The crew of W314 told NTSB investigators that signal indications showed that their train would diverge from the single main track onto main track 2 at CP Springs.

“They stated that they saw the westbound train approaching CP Springs on main track 1 and noted the locomotive headlight was on bright,” the NTSB report said.

“The eastbound train engineer said that he flashed his headlight to indicate to the westbound train engineer to dim the locomotive headlight but received no response.”

After the collision, the lead locomotive of the H702 derailed along with four trash cars. Twenty-one of W314’s frac sand cars, in positions six through 26, derailed.

The engineers of both trains were treated for minor injuries and all crew members of both trains were given drug and alcohol tests.

Truck was on Crossing at Time of Crash

February 23, 2018

An on-board camera has shown that the garbage truck that was struck by an Amtrak special on Jan. 31, had entered a grade crossing after the crossing gates had gone down.

The National Transportation Safety Board said this week that the forward-facing camera in the lead locomotive showed that as the crossing came into view, the gates were down and the garbage truck was on the tracks at the grade crossing.

The NTSB said that witnesses to the crash reported the truck had entered the crossing after the gates were down at the crossing near Crozet, Virginia.

The special was carrying Republican members of Congress to an annual political retreat at the Greenbrier resort hotel in White Sulphur Springs, West Virginia.

A passenger in the truck was killed and another suffered serious injuries. The truck driver came away with minor injuries.

Three Amtrak crew members and three passengers also suffered minor injuries.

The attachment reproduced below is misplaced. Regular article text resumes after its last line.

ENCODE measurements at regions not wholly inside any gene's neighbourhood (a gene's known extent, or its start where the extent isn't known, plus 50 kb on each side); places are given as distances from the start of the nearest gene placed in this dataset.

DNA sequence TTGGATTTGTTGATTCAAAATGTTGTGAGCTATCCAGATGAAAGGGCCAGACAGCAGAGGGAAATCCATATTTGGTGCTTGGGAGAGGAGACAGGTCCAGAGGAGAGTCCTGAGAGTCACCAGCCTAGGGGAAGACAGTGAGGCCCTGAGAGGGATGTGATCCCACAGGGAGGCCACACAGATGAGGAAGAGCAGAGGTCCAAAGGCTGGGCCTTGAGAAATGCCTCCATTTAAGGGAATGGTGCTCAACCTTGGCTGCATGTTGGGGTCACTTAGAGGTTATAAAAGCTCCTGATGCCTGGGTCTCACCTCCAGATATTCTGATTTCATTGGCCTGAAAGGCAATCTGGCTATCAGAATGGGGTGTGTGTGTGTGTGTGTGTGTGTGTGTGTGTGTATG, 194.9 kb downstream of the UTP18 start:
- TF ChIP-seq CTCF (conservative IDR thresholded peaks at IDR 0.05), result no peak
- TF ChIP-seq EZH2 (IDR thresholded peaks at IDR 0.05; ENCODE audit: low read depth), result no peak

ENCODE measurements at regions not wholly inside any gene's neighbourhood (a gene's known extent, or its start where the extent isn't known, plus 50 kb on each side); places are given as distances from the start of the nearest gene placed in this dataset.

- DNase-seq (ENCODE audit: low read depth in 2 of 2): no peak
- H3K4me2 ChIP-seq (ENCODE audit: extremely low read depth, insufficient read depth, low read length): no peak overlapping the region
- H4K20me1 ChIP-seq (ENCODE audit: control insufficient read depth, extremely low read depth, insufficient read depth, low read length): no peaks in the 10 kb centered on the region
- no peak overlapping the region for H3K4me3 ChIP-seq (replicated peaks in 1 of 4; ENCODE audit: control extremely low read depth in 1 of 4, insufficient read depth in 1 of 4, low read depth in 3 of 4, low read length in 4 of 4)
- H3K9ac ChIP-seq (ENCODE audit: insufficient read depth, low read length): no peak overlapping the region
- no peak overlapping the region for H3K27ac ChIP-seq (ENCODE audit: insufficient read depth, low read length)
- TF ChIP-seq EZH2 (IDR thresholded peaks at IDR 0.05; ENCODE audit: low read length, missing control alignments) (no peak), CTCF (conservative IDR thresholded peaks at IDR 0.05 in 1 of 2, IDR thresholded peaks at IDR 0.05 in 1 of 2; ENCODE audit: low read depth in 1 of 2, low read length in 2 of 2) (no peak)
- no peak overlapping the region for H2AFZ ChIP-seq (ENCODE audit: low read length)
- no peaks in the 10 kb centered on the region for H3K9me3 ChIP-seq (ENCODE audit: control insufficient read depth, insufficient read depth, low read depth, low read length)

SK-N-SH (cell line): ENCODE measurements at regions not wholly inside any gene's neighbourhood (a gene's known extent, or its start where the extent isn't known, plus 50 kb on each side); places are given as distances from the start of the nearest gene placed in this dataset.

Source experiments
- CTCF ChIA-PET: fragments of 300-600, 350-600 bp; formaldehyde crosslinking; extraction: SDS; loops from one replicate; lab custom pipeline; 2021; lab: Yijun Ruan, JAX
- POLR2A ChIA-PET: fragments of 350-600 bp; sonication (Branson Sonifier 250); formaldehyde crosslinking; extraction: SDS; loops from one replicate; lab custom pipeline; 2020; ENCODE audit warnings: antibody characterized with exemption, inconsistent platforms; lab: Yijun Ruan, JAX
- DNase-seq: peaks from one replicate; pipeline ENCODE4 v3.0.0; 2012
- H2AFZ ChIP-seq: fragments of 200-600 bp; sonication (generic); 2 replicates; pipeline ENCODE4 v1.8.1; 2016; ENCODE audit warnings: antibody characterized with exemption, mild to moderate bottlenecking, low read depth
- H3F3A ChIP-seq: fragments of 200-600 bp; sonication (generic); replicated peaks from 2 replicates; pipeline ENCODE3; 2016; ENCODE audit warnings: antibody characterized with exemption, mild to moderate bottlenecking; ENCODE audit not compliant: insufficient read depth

The preliminary NTSB report said that the crossing has advance warning signs and pavement markings on its approach. It is equipped with crossbuck signs, warning lights, bells and gates.

The collision caused the front axle of the lead P42DC locomotive to derail, although it remained upright.

The NTSB will later release a finding of probable cause and issue safety recommendations.

NTSB Wants Screening for Sleep Disorders

February 16, 2018

The National Transportation Safety Board wants the Federal Railroad Administration to require railroads to medically screen “safety-sensitive” employees for sleep disorders.

The recommendation came in a special investigation report about two end-of-track collisions at commuter train stations in New Jersey and New York.

In a separate report, the NTSB said last week that both accidents, which involved commuter railroads in the New York City area, were caused by engineer fatigue resulting from undiagnosed and untreated obstructive sleep apnea.

In both accidents trains struck end-of-track bumping posts and continued into the waiting rooms of the stations.

In a news release, the MTSB said both incidents had “almost identical” probable causes and safety issues.

The NTSB also called for the use of technology such as positive train control in terminal stations and improving the effectiveness of system safety program plans to improve terminal operations.